Out of frustration and curiosity one day, I began furiously twisting and pinning sections of my hair up. This is the result, and I'm actually pretty happy.

So, as I promised, here's how I tame the beast.

What you'll need:
-- bobby pins (I use 9-12; if possible, matching your hair color is ideal)
--short, curly hair (slightly damp, and not long enough for a ponytail works best)

1. Starting from the sides, take a small section of hair that can be easily pinned.

2. Twist the section and pin it at the end. For best results, especially if you're planning to wear your hair down later, twist in the natural direction of the curl (either down or up).

3. Repeat until you've finished the whole head. For the back, I pin the top layer down and the bottom layer up (section near my neck).

4. Take care of any flyaways with more bobby pins, or leave 'em. I personally like a few to keep the look more tousled.

Here are larger, more detailed shots of the finished look:

short curly hairstyle, faux updo
short curly hairstyle, faux updo
short curly hairstyle, faux updo

If you have experience with short, curly hair, definitely drop me a note--I'd love to learn more styling techniques. If this sort of hair is totally irrelevant to you, but you also have a hair disaster story, I'd be grateful to hear how you dealt. 

Of course, for every downside, there's an upside. I may not be happy with how my hair looks now, but I've learned to invent solutions and search for more confidence in something deeper than appearance.

post signature

Summer Staples: Chevron Maxi and Sun Hat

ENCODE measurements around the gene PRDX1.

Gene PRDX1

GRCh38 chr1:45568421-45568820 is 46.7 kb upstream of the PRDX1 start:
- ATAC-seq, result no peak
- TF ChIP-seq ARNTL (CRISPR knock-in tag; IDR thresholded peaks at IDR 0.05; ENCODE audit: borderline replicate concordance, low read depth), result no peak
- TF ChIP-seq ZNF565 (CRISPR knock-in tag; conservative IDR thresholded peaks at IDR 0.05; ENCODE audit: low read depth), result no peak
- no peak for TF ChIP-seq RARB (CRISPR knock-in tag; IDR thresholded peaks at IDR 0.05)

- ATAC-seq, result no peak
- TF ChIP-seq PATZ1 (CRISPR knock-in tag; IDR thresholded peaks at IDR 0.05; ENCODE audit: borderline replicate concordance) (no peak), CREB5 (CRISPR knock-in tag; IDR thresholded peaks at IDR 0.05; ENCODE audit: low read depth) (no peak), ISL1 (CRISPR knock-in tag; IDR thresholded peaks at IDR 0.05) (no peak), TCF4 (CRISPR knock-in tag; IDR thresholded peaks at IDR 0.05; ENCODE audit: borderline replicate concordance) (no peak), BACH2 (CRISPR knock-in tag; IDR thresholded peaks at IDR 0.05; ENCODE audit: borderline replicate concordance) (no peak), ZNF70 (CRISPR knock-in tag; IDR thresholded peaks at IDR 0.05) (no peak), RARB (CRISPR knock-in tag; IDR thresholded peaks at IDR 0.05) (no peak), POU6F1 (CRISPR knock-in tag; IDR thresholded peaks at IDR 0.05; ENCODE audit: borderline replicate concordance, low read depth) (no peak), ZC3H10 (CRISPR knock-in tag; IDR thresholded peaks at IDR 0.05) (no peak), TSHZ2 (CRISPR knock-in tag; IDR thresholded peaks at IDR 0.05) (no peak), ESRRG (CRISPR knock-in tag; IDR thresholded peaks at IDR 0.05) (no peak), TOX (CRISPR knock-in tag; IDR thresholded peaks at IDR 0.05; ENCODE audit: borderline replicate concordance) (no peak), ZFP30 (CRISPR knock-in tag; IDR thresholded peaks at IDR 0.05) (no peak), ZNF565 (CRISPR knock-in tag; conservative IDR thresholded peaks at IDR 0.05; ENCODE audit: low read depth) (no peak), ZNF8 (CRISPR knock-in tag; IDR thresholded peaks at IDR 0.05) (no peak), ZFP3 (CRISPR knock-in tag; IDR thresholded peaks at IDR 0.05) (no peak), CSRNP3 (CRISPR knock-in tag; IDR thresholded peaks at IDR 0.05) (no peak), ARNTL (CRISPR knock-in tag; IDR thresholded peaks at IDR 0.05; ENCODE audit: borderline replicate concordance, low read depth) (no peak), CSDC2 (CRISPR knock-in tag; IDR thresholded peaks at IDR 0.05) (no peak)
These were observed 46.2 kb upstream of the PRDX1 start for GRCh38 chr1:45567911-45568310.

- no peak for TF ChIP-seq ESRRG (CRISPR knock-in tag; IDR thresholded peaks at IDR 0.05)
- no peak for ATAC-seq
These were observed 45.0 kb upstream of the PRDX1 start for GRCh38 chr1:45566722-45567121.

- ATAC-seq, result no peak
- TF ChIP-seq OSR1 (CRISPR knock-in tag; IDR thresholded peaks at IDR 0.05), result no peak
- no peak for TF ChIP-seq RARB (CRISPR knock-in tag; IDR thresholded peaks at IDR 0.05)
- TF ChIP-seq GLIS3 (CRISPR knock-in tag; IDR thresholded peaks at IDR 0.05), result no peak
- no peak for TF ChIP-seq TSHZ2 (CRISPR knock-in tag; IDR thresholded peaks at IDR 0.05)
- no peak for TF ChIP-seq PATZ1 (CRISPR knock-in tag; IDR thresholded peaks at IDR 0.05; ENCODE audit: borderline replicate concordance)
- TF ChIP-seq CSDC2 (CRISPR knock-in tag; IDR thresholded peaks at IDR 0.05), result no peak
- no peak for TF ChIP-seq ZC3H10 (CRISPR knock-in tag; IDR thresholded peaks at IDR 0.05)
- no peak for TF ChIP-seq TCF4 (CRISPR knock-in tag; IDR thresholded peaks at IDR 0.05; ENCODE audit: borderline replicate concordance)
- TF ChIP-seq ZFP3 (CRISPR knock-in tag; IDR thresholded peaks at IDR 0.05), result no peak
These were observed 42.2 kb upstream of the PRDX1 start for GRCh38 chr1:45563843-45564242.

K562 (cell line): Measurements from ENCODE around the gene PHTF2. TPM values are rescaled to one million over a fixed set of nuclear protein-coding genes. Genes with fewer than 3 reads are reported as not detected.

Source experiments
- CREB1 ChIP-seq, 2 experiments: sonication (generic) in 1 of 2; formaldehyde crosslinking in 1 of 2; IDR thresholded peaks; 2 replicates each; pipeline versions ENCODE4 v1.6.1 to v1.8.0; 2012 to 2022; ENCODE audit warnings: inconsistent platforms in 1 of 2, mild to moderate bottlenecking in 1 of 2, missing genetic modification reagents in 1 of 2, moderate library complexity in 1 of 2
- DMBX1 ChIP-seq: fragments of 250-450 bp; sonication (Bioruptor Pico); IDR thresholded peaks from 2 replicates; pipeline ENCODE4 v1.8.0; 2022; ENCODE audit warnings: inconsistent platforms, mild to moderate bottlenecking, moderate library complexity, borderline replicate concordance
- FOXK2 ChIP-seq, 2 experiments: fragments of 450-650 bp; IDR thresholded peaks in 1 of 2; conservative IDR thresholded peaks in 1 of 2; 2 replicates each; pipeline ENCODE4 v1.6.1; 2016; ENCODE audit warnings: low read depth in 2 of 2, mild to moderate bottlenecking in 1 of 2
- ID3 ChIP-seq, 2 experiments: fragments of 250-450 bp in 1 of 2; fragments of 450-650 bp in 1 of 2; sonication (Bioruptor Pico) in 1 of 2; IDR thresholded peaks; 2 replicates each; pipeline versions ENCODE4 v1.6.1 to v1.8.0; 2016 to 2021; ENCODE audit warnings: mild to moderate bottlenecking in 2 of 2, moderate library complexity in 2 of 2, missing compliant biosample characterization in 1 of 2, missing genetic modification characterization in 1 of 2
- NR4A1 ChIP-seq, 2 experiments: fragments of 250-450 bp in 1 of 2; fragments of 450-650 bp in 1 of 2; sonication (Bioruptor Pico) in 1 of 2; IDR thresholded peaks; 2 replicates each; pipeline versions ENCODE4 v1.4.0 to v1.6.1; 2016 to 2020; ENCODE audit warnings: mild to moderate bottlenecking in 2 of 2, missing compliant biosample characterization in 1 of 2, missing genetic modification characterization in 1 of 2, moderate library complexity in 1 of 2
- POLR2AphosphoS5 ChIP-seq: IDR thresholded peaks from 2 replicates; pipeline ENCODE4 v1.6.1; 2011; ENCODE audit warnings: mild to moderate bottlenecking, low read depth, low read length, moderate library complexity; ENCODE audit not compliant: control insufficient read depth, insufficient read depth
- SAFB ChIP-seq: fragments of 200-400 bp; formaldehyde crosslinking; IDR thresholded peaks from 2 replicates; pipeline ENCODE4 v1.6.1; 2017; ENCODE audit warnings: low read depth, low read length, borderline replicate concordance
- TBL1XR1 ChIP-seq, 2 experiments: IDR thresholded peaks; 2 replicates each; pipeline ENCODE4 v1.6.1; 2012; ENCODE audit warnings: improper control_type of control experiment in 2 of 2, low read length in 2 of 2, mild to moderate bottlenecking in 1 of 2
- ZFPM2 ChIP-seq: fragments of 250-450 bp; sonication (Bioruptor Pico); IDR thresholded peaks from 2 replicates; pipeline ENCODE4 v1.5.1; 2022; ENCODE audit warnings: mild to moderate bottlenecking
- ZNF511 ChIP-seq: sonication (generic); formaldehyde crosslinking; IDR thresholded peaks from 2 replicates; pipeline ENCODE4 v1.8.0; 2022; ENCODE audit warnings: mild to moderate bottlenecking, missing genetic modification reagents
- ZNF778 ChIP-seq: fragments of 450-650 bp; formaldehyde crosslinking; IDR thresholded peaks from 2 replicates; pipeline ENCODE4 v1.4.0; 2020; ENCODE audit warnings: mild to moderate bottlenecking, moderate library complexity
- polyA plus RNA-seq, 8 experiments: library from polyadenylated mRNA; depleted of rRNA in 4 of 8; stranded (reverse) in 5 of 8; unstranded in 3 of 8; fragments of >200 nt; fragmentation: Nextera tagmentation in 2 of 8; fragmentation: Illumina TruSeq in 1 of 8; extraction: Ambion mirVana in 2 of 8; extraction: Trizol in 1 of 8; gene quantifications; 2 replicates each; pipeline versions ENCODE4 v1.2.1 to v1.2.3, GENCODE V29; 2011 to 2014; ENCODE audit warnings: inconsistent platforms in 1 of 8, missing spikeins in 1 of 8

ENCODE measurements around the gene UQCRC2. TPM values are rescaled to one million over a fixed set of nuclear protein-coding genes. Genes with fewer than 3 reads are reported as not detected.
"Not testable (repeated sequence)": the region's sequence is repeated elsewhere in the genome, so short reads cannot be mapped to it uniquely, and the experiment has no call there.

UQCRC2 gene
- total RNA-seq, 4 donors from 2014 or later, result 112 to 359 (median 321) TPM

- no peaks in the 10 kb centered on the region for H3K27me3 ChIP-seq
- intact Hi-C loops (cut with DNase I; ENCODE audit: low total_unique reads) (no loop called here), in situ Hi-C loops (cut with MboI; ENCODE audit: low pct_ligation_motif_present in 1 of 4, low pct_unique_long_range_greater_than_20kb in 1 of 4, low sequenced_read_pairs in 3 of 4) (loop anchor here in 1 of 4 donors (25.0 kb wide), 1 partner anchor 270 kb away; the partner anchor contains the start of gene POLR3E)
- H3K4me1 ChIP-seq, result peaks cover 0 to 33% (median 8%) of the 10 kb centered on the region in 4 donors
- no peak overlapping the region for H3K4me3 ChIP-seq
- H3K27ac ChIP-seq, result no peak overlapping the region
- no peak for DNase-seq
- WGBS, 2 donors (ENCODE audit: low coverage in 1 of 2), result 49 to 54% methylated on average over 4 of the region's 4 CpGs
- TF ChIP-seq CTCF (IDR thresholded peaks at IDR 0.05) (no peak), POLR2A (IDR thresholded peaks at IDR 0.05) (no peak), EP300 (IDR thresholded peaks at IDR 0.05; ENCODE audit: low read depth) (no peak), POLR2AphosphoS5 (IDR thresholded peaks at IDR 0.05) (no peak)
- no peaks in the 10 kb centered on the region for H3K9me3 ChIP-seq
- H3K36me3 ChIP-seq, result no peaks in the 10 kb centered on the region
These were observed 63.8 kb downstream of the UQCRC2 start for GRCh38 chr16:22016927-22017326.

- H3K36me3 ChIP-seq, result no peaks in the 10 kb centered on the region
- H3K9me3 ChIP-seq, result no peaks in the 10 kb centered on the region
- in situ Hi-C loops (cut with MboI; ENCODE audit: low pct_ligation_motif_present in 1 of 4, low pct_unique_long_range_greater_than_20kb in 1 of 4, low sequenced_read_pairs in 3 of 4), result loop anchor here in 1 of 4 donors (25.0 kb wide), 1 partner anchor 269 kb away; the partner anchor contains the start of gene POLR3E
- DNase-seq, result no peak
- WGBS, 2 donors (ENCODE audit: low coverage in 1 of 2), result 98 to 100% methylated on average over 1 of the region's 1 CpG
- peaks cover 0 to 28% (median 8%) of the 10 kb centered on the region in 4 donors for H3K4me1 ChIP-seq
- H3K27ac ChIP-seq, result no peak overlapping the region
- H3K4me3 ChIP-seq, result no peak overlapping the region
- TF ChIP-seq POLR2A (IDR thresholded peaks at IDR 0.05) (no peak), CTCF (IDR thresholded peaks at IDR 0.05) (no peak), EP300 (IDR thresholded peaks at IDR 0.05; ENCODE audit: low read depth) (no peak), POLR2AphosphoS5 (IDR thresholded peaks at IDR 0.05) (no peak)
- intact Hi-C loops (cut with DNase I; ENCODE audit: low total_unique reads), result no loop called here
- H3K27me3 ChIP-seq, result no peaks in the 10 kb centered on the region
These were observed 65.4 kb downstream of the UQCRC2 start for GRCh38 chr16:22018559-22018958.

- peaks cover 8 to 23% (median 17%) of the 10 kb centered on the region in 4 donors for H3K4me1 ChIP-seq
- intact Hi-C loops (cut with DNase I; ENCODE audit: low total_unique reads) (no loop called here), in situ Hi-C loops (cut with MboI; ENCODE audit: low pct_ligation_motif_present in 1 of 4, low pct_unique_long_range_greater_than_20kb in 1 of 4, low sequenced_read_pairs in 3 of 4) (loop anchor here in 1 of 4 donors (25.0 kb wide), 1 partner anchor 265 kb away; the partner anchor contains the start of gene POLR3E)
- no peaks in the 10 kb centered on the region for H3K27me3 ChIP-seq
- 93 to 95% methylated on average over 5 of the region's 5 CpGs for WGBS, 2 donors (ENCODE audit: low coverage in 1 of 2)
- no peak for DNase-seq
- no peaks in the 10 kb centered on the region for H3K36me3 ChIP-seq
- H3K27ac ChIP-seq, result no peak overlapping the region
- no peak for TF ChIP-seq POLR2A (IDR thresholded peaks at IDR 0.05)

green ombre cardi
multicolor chevron maxi dress
tortise-shell sunglasses
brown oxfords
Maxi, China | Cardi, Target | Shoes, Goodwill | Hat, gift | Sunglasses, China

After moving out of school for the summer, I vowed to be more conscious of my purchases. Packing my wardrobe into boxes made me realize that I have way too many clothes--some of which I rarely wear. 

At 35 Chinese yuan (5.21 USD), however, this chevron number would've been too painful to pass up. Following several moments of deliberation, I finally picked it up along with its floral sister. After all, it's not every day you can browse shops it China, and it's not every day you can snag an eye-catching summer staple for $5.21.

As long as I sport this multicolor piece often enough in this warm, liberating season, I'll consider this purchase justified.

post signature

Snapshots + Reflections : My Trip to Southern China

Nanjing Road, Shanghai
authentic chinese food
gingham and stripes
daqi mountains, tonglu
shallow depth of field
chinese birthday cake
peter pan collar, short curly permed hair
bubble tea
Park Six, West Lake
West Lake, Leifeng Pagoda
shanghai airport food
Most photos from my instagram

I'm often tempted to change my instagram description from a short bio to one of these statements:

My life, minus the ugly parts.


An aesthetically pleasing but totally inaccurate portrayal of my life.

These blunt alternatives were especially enticing in China. The carefully-edited photos ooze bustling cityscapes, sweeping scenery, exotic food, and carefree vibes, but they fail to account for the dusty developing towns, dingy apartments, allergy-induced sinus infections, and family squabbles.

These are the beautiful moments of my trip--they're far from the whole story.